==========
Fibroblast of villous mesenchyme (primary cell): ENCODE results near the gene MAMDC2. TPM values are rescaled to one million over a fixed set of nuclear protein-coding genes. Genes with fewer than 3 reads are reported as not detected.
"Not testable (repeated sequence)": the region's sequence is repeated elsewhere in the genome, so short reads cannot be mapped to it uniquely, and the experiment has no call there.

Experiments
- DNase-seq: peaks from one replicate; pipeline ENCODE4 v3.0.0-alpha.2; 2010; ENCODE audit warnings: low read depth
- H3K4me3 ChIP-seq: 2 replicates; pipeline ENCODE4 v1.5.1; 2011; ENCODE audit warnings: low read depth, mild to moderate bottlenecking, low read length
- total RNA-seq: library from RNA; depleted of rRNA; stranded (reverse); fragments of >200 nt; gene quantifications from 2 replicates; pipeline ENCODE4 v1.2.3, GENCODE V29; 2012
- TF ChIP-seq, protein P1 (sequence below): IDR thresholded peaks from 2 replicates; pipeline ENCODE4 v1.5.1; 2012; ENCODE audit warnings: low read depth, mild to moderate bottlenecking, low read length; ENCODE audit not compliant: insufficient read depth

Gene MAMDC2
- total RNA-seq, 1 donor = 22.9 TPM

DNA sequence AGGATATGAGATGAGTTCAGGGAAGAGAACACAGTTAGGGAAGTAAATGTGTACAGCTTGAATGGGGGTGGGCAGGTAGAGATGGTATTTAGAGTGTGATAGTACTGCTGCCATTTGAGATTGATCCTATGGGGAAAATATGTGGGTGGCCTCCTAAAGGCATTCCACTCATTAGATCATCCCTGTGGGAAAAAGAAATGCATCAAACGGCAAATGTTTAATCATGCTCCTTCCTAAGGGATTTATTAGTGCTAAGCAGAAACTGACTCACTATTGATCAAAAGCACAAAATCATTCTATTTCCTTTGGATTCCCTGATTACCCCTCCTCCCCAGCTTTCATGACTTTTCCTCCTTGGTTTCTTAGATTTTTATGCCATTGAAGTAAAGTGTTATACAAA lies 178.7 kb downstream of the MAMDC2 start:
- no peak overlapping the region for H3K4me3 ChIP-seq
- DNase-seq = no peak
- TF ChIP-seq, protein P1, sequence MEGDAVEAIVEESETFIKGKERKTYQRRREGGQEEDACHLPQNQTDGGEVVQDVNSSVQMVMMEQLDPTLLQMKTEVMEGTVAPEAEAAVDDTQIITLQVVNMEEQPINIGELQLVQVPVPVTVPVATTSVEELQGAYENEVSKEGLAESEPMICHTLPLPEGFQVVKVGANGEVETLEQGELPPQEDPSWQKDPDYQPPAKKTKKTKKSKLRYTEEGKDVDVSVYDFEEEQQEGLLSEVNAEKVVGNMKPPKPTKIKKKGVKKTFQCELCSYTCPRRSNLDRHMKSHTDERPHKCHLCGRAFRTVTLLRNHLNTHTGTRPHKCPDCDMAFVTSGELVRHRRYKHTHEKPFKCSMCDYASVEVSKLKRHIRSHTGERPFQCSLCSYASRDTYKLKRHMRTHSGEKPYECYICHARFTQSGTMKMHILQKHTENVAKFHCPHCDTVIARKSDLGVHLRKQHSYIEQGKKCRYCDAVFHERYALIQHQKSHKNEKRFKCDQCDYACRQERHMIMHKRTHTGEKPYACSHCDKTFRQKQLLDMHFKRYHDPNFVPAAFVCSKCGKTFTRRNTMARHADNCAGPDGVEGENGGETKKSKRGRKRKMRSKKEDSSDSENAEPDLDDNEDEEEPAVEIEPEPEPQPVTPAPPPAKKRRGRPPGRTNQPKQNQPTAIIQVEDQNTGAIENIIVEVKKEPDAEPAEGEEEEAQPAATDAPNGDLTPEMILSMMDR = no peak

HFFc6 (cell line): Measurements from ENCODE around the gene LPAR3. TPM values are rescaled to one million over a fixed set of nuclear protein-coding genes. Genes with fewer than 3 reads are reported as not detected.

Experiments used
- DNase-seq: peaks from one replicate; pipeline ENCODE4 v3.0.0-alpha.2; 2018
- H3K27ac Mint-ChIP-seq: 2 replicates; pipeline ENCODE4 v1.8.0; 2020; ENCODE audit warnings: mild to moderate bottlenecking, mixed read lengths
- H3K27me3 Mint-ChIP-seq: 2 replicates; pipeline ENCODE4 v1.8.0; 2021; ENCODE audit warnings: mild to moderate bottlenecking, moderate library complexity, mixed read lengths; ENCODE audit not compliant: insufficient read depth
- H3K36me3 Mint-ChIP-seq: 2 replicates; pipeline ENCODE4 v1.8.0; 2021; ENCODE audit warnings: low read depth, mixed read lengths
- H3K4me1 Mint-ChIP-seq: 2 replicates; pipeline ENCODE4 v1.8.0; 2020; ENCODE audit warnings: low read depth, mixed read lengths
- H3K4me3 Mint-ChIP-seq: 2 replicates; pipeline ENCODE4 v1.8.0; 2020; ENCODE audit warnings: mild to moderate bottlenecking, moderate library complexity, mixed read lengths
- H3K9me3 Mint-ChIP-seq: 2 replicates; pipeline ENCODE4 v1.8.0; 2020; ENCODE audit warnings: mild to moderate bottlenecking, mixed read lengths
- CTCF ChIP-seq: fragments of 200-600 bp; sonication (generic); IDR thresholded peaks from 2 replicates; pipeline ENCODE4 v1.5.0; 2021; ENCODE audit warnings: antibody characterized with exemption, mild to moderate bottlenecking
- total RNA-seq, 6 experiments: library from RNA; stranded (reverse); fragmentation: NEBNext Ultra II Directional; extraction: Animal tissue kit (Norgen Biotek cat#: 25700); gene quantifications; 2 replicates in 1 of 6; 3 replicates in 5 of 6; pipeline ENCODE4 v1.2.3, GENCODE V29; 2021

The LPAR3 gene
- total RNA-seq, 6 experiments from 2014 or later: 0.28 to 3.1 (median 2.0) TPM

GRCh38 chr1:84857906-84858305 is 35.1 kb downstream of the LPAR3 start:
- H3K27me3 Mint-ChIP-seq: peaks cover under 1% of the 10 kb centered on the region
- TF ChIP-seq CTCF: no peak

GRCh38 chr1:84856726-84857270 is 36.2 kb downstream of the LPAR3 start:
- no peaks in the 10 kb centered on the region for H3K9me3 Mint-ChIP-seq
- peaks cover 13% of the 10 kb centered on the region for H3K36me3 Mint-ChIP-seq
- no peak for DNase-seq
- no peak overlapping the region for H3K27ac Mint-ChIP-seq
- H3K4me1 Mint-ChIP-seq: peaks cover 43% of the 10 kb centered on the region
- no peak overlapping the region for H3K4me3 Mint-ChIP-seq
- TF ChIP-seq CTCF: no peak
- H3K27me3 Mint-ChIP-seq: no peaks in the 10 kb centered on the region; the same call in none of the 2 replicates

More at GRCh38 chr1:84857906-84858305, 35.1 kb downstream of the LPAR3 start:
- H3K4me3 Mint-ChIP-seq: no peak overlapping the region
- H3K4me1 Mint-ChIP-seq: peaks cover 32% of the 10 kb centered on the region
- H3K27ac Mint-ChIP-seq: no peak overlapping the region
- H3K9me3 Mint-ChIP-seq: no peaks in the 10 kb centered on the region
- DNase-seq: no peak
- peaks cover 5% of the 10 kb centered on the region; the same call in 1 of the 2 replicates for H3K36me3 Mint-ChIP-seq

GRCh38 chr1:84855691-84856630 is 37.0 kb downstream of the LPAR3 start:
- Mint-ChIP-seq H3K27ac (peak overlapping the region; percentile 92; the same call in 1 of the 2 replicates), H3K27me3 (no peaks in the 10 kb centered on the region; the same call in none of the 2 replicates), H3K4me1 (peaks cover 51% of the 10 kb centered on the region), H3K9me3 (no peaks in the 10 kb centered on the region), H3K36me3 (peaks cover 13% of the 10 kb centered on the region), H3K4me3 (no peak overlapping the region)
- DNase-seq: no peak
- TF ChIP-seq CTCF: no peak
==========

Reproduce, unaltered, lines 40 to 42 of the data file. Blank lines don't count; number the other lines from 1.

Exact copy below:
- H3K4me3 Mint-ChIP-seq: no peak overlapping the region
- H3K4me1 Mint-ChIP-seq: peaks cover 32% of the 10 kb centered on the region
- H3K27ac Mint-ChIP-seq: no peak overlapping the region